Traveling in China can be a thrilling, eye-opening experience for even the most weathered world traveler. The vastness of the country, the breadth of its cultures and the many thousands of years in which it has thrived all make for some of the richest, most beautiful landscapes and historical relics this great world has to offer. But there are many things traveling in China is not: easy, predictable and risk free being three of them.
You can plan a weekend getaway to New Hampshire and have a pretty dead-on idea of what it will be like and how it will go. You can plan a three week backpacking excursion through the Swiss Alps, and while there may be surprises along the way, even those surprises are of the variety that are to be expected on a trip through that beautiful, mountainous region complete with familiar, western amenities ("Oh my, honey! Look at this wonderful little bed and breakfast! It's not even in our travel guide!").
But while we may stumble across a hotel in Shandong that is significantly more awful than advertised, be humbled by our first squat-toilet experience outside of Leshan and struggle to consume some of the more exotic foods we are offered, that constant frustration and thrill is part of the package. But the one thing you cannot predict on any trip is this: horrible, unexpected, vacation-ending (or worse) injuries. In a place like China where the language and cultural barriers are so large, considering the prospect of a worst-case scenario can produce huge quantities of anxiety, particularly among mothers or other well-meaning, interested parties. But there are things you can do to help insulate yourself from surprises during a manageable medical procedure, and in the event of a horrific accident, if well prepared and insured you can get the best treatment possible and avoid the kinds of bills that will make you wish that tanker had landed on you instead of your husband. I am talking about having realistic expectations of what to expect at Chinese hospitals, and making sure you have travelers insurance.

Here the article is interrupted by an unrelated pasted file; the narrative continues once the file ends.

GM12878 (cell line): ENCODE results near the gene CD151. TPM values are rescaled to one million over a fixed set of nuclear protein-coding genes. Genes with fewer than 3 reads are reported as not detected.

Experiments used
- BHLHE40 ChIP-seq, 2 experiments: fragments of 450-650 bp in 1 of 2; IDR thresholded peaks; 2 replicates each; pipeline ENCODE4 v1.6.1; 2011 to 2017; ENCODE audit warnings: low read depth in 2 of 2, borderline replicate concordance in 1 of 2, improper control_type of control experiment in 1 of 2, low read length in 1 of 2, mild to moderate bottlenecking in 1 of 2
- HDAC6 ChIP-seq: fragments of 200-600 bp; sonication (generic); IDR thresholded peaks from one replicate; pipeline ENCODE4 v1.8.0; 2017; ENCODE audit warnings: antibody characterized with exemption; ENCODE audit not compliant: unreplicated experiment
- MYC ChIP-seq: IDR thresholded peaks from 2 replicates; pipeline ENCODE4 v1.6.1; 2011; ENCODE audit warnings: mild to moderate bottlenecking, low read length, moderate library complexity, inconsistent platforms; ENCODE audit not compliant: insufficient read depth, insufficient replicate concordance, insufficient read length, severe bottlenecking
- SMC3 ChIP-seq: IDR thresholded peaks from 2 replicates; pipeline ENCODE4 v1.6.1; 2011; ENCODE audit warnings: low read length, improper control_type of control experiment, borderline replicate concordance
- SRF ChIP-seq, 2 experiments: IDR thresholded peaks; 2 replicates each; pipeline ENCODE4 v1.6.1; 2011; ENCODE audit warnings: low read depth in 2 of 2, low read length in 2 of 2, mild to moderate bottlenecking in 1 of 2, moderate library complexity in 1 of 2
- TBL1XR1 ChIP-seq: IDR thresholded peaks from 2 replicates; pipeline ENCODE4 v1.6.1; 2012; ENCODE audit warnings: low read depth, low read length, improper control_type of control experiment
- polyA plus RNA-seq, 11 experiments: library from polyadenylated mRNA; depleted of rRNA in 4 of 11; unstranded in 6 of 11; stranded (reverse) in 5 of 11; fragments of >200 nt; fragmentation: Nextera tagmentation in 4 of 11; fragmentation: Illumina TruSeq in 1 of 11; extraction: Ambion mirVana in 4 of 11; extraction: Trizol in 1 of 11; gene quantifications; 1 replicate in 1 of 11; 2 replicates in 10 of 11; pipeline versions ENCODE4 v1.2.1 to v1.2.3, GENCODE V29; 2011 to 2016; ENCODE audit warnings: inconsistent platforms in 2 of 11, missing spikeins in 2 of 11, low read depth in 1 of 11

What to expect at a Chinese hospital
While China is modernizing and urbanizing at a fantastic rate, the vast majority of the country continues to lack the kinds of medical resources that individuals from wealthy nations have come to take for granted. But that certainly isn't to say that proper medical treatment is out of reach or even not the norm; it is merely to say that the way you have always been treated in hospitals and on doctor visits is probably nothing like any experience you will have in China.
Don't expect to be able to converse in English. While many of the major cities (and some of the smaller ones) have hospitals with foreign wings/departments with English- speaking nurses and doctors, it is best not to count on it. When possible, bring someone with you who speaks Chinese, or at the very least someone who can assist you as you try to explain that you are experiencing terrible diarrhea through hand gestures and facial expressions. Hopefully this person can also assist you with anything else you might need during your stay.